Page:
Medical students get look at rural medicine through special program
SYRACUSE, N.Y.-- Canton, Lowville, Ogdensburg and Oswego may not be typical magnets for new physicians, but these small towns are finding creative ways to recruit future practitioners. In collaboration with hospital administrators, a special program at Upstate Medical University is making them appealing to medical students, as places to consider for future practice when the time is right.
Rural Immersion Week, a one-credit elective now in its fourth year, transplanted 20 second-year medical students in rural communities for one week this summer, where they lived and trained side-by-side with medical professionals.
Students participated in clinical rotations in local hospitals, primary care offices, and outpatient clinics. Local physicians acted as mentors and guides by inviting students into their homes for family dinners, and illustrating the benefits of small-town practice.
Students broadened their understanding of small-town life by mentoring high school students, volunteering in the community, and taking part in the rich recreational outings that New York lake-towns have to offer.
Hospitals that sponsored Upstate students include: Canton-Potsdam Hospital, Lewis County General Hospital, Claxton-Hepburn Hospital and Oswego Health. Administrators have taken to the program with the support of their community physicians. “This is a comprehensive program exposing the students to all aspects of providing care in a community such as ours,” said Senior Director of Physician Services at Oswego Health Christopher Mitchell. “We think we have a lot to offer in terms of practicing medicine and lifestyle and it is important that we highlight both.”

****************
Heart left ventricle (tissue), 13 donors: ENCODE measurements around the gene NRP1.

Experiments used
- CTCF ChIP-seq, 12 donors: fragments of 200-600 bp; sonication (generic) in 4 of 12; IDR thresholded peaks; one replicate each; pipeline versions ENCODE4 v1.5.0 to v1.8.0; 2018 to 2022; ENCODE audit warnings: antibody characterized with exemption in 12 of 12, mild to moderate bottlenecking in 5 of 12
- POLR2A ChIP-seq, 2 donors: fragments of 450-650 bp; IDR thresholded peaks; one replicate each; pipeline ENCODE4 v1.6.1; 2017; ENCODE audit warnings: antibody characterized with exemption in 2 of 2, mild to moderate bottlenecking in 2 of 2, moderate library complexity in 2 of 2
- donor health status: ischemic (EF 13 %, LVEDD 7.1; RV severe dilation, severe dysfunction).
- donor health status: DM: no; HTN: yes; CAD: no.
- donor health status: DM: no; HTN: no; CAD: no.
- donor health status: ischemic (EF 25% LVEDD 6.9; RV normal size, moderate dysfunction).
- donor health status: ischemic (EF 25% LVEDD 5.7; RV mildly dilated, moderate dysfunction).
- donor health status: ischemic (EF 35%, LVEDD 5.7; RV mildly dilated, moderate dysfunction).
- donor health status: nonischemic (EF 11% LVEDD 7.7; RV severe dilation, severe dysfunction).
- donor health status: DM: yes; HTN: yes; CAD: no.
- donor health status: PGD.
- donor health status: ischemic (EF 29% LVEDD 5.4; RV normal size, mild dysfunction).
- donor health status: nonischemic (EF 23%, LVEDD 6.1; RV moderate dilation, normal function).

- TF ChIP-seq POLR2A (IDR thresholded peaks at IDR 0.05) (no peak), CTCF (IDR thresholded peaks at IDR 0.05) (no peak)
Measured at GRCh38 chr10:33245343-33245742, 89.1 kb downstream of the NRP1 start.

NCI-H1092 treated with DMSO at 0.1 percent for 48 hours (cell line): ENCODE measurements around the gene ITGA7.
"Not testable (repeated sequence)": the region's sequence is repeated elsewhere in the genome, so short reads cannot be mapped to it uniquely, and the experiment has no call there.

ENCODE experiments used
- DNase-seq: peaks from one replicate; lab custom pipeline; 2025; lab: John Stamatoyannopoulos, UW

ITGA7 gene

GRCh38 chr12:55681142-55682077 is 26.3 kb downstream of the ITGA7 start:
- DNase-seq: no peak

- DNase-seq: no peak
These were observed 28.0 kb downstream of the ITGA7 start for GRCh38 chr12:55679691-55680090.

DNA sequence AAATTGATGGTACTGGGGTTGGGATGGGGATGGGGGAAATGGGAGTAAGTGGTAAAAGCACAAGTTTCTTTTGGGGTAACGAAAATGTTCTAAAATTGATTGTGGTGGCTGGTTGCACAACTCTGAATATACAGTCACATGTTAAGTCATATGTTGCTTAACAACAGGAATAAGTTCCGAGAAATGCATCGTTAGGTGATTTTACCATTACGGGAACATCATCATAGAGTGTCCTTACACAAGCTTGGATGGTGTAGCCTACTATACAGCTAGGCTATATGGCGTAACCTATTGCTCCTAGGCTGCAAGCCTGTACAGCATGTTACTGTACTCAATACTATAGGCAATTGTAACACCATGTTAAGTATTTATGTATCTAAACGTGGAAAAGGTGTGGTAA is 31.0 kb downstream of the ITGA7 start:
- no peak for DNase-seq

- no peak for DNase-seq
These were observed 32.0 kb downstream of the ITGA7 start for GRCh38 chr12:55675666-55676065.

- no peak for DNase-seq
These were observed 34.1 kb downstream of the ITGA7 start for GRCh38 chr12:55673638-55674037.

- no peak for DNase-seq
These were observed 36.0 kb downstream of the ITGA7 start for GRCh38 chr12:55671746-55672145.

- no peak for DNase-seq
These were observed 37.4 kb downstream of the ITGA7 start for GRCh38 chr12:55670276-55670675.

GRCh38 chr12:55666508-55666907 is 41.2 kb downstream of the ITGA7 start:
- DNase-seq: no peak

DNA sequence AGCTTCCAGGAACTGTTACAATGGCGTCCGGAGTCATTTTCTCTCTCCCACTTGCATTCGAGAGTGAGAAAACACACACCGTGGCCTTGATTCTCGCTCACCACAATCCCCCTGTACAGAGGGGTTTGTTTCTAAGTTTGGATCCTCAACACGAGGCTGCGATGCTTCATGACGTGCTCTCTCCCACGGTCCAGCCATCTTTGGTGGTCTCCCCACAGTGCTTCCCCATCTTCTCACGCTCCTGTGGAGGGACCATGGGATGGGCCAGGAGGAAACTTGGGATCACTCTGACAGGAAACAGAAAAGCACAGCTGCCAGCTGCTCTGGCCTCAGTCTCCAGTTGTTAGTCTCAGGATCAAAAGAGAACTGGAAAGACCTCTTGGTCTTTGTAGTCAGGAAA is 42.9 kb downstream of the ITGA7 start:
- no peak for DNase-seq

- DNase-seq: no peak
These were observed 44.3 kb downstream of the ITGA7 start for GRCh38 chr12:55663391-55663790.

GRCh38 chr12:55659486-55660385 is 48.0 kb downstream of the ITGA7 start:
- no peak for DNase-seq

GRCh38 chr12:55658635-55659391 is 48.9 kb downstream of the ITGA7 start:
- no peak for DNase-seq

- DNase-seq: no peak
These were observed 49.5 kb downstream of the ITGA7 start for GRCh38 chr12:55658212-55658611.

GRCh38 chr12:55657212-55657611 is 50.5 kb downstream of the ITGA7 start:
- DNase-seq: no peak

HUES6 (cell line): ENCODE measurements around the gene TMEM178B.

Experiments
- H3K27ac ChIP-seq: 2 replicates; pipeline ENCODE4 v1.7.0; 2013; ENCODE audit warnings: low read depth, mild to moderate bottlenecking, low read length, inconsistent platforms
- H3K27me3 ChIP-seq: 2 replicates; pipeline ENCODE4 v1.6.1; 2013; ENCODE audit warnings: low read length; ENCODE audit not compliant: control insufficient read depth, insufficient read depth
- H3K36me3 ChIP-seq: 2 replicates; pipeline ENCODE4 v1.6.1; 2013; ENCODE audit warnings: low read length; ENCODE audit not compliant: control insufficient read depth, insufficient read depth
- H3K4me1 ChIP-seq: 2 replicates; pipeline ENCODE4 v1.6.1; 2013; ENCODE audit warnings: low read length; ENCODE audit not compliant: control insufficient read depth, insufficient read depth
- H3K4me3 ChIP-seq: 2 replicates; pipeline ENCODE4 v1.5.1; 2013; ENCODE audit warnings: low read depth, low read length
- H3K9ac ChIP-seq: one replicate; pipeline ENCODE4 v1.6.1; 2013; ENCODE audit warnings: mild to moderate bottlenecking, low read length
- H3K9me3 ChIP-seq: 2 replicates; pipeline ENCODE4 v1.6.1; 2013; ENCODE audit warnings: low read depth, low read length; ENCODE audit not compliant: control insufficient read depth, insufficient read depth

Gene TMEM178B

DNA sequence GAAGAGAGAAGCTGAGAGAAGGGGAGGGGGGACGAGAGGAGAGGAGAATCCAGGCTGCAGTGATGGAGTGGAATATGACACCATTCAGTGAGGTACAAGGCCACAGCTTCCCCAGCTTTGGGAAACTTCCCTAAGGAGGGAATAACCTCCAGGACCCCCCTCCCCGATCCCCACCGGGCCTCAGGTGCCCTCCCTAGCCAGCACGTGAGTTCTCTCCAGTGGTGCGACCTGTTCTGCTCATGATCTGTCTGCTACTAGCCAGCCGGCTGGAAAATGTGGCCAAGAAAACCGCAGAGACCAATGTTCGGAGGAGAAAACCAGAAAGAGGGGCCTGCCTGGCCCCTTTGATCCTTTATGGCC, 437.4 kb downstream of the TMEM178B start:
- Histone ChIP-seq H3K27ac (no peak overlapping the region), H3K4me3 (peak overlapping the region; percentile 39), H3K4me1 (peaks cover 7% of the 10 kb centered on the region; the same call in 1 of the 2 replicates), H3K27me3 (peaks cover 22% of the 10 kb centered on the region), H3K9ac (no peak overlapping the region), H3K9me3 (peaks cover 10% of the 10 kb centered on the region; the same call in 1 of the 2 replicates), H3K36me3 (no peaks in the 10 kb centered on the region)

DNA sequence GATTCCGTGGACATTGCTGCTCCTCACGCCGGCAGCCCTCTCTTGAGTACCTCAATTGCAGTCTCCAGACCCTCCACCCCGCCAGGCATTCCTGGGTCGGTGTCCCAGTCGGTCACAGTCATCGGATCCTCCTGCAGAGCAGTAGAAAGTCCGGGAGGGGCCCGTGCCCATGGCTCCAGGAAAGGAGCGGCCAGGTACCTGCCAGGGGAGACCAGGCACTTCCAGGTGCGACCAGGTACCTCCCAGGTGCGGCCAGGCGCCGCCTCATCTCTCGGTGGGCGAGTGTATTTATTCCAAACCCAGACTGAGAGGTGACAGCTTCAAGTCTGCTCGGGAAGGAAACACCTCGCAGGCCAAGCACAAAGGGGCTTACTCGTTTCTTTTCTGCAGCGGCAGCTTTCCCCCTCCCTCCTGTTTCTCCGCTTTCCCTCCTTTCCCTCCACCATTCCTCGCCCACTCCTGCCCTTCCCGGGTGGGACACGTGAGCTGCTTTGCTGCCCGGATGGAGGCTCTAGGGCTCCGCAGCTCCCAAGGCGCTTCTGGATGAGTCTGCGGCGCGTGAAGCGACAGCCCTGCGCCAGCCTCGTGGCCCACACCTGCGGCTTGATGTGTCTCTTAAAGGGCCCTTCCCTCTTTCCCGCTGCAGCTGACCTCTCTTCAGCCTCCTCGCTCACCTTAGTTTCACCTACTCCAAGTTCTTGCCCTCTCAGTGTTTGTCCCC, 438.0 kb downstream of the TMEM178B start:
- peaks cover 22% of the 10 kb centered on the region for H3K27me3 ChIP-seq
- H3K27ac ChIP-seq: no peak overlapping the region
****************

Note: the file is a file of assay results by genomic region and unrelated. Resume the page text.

Second-year medical student Marissa Dale spent a week in June at Claxton-Hepburn Medical Center in Ogdensburg.
“Participating in the Rural Immersion Week definitely has made me reflect upon what type of setting I see myself practicing in the future,” Dale said. “I witnessed so many positive aspects of being a physician in a smaller community throughout the week. For instance, I loved the strong sense of community, close-knit doctor-patient relationships and collaborative care between sub-specialties that I saw throughout all my Ogdensburg shadowing encounters.”
Rural Immersion Week is but one offering from Upstate’s Rural Medical Scholars Program, housed in the Department of Family Medicine. First-year and second-year students participate in the Service Learning and Community Health course and third-year medical students participate in the clinical course RMED.
RMED was established in 1989 and today enables students to complete three clinical rotations--Family Medicine, Emergency Medicine, Surgery--along with elective time, with board-certified physicians in small towns across New York. Since 1989, hospitals and practitioners in 29 small cities and towns, from Auburn to Hamilton, and from Norwich to Watkins Glen, have hosted Upstate students.
The importance of bringing new doctors to rural America cannot be overstated. A Stanford University report on rural health care has found that even though rural communities contain about 20% of America’s population, less than 10% of physicians practice in these communities.
Carrie Roseamelia, PhD, director of the Rural Medical Scholars Program explains, “Medical students need an opportunity early on in their training to see themselves as future physicians in settings that feel comfortable to them. Rural Immersion Week plants a seed for future small town practice because students work closely with small town physicians and hospital administrators who welcome them. These towns have so much to offer our students in terms of training and mentorship.”
Caption: Five Upstate Medical University students participated in the Rural Immersion Week program this June at Oswego Health. Seated from left are Upstate students Colleen Feeney and Breanna Felldin. Standing are Carrie Roseamelia, PhD, of Upstate Rural Medical Education Program; James Mattson; Laura Rein and Konstantinos Hantzidiamantis and Christopher Mitchell, Oswego Health’s senior director of physician services.